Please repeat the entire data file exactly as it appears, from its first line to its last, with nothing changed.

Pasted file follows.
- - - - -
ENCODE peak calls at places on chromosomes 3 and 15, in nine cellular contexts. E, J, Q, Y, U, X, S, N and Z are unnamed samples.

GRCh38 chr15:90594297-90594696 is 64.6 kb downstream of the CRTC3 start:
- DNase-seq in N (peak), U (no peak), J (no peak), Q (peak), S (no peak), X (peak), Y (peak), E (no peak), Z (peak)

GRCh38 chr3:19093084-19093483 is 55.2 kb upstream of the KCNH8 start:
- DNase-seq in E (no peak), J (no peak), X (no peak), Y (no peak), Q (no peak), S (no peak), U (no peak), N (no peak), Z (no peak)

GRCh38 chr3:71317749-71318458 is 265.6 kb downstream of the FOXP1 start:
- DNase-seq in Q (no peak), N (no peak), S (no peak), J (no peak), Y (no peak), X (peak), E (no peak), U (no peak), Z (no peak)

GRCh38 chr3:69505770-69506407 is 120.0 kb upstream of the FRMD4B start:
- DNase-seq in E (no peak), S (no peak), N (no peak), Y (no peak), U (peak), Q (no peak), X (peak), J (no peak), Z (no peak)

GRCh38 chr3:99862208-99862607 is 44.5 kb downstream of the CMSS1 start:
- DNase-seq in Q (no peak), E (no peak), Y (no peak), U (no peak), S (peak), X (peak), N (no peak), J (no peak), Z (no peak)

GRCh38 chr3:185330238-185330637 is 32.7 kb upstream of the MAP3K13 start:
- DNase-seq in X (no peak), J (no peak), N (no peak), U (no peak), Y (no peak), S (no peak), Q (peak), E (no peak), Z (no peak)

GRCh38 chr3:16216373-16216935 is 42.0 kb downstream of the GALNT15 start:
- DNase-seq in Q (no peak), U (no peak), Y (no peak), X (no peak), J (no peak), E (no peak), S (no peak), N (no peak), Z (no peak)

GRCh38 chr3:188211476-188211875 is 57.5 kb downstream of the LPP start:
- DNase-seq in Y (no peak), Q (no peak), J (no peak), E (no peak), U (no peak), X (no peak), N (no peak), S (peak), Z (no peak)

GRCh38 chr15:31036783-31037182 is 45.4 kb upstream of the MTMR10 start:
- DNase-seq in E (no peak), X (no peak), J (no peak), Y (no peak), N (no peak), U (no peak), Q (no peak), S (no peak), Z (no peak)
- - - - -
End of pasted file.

ENCODE peak calls at places on chromosomes 3 and 15, in nine cellular contexts. E, J, Q, Y, U, X, S, N and Z are unnamed samples.

GRCh38 chr15:90594297-90594696 is 64.6 kb downstream of the CRTC3 start:
- DNase-seq in N (peak), U (no peak), J (no peak), Q (peak), S (no peak), X (peak), Y (peak), E (no peak), Z (peak)

GRCh38 chr3:19093084-19093483 is 55.2 kb upstream of the KCNH8 start:
- DNase-seq in E (no peak), J (no peak), X (no peak), Y (no peak), Q (no peak), S (no peak), U (no peak), N (no peak), Z (no peak)

GRCh38 chr3:71317749-71318458 is 265.6 kb downstream of the FOXP1 start:
- DNase-seq in Q (no peak), N (no peak), S (no peak), J (no peak), Y (no peak), X (peak), E (no peak), U (no peak), Z (no peak)

GRCh38 chr3:69505770-69506407 is 120.0 kb upstream of the FRMD4B start:
- DNase-seq in E (no peak), S (no peak), N (no peak), Y (no peak), U (peak), Q (no peak), X (peak), J (no peak), Z (no peak)

GRCh38 chr3:99862208-99862607 is 44.5 kb downstream of the CMSS1 start:
- DNase-seq in Q (no peak), E (no peak), Y (no peak), U (no peak), S (peak), X (peak), N (no peak), J (no peak), Z (no peak)

GRCh38 chr3:185330238-185330637 is 32.7 kb upstream of the MAP3K13 start:
- DNase-seq in X (no peak), J (no peak), N (no peak), U (no peak), Y (no peak), S (no peak), Q (peak), E (no peak), Z (no peak)

GRCh38 chr3:16216373-16216935 is 42.0 kb downstream of the GALNT15 start:
- DNase-seq in Q (no peak), U (no peak), Y (no peak), X (no peak), J (no peak), E (no peak), S (no peak), N (no peak), Z (no peak)

GRCh38 chr3:188211476-188211875 is 57.5 kb downstream of the LPP start:
- DNase-seq in Y (no peak), Q (no peak), J (no peak), E (no peak), U (no peak), X (no peak), N (no peak), S (peak), Z (no peak)

GRCh38 chr15:31036783-31037182 is 45.4 kb upstream of the MTMR10 start:
- DNase-seq in E (no peak), X (no peak), J (no peak), Y (no peak), N (no peak), U (no peak), Q (no peak), S (no peak), Z (no peak)